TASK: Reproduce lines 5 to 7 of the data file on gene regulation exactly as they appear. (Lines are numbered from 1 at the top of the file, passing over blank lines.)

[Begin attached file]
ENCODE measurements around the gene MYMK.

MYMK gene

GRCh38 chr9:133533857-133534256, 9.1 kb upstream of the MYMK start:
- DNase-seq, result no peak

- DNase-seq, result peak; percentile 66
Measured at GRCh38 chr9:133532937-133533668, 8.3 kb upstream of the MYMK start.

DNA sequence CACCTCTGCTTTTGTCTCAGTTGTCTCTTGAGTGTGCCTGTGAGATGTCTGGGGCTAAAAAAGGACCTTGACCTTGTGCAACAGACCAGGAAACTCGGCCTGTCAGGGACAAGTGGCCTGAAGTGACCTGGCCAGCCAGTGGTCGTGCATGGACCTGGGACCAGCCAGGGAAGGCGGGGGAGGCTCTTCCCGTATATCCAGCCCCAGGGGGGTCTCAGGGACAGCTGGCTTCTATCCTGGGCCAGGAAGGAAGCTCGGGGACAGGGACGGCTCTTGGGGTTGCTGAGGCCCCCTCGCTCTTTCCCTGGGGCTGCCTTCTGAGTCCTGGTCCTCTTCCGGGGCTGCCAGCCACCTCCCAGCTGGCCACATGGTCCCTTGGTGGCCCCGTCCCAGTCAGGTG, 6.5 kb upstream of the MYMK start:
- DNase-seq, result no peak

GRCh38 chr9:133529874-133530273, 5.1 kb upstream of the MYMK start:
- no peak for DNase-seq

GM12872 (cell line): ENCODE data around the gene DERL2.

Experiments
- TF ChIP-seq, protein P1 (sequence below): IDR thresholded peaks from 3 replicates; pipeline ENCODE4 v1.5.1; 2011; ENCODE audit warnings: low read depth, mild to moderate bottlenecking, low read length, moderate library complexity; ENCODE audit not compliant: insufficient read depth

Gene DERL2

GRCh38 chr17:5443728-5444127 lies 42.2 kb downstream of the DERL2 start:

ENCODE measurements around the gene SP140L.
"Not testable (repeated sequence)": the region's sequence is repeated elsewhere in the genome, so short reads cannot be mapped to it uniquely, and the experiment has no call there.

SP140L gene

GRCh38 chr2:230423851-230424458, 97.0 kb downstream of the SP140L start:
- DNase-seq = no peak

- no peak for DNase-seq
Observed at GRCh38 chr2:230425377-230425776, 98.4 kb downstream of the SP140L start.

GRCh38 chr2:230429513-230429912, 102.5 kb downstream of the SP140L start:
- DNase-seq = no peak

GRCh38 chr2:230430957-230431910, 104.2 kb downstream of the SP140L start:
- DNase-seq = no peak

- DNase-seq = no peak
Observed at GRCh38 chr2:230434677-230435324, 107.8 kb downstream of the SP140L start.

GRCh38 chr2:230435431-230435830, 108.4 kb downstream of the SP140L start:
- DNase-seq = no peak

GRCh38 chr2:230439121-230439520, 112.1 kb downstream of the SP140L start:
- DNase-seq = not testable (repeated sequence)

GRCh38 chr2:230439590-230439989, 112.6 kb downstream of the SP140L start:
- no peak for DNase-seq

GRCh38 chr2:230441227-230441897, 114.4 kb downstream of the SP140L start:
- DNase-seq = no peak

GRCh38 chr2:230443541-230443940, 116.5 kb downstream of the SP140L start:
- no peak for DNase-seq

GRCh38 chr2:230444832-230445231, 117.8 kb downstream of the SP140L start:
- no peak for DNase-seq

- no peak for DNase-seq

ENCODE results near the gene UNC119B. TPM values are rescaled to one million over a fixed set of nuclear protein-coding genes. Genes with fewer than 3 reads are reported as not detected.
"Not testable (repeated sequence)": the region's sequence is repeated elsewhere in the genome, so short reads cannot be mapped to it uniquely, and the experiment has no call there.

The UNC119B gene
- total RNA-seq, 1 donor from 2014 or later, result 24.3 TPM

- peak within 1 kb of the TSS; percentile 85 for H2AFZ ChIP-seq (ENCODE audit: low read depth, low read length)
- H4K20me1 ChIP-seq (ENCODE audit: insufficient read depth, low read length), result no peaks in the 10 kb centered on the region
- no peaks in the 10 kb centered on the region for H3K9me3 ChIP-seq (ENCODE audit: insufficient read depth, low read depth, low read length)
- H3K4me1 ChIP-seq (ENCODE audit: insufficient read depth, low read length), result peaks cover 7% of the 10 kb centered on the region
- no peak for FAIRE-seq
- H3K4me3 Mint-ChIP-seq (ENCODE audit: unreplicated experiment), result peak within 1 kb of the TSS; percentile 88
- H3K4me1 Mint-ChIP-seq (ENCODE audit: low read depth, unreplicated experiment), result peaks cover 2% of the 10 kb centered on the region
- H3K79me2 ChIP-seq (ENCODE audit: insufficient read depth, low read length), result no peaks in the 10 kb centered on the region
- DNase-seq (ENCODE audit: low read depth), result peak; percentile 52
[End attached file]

- DNase-seq, result peak; percentile 66
Measured at GRCh38 chr9:133532937-133533668, 8.3 kb upstream of the MYMK start.

DNA sequence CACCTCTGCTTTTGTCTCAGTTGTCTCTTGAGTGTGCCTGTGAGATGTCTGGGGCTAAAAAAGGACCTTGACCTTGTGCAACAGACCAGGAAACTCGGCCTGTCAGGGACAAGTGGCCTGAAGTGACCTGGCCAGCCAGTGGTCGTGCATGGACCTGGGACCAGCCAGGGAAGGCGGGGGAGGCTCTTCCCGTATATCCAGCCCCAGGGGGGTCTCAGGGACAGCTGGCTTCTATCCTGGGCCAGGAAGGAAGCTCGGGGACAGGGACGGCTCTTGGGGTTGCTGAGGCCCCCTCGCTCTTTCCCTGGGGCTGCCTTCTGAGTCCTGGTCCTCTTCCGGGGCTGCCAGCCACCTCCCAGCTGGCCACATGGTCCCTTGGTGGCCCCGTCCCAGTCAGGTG, 6.5 kb upstream of the MYMK start: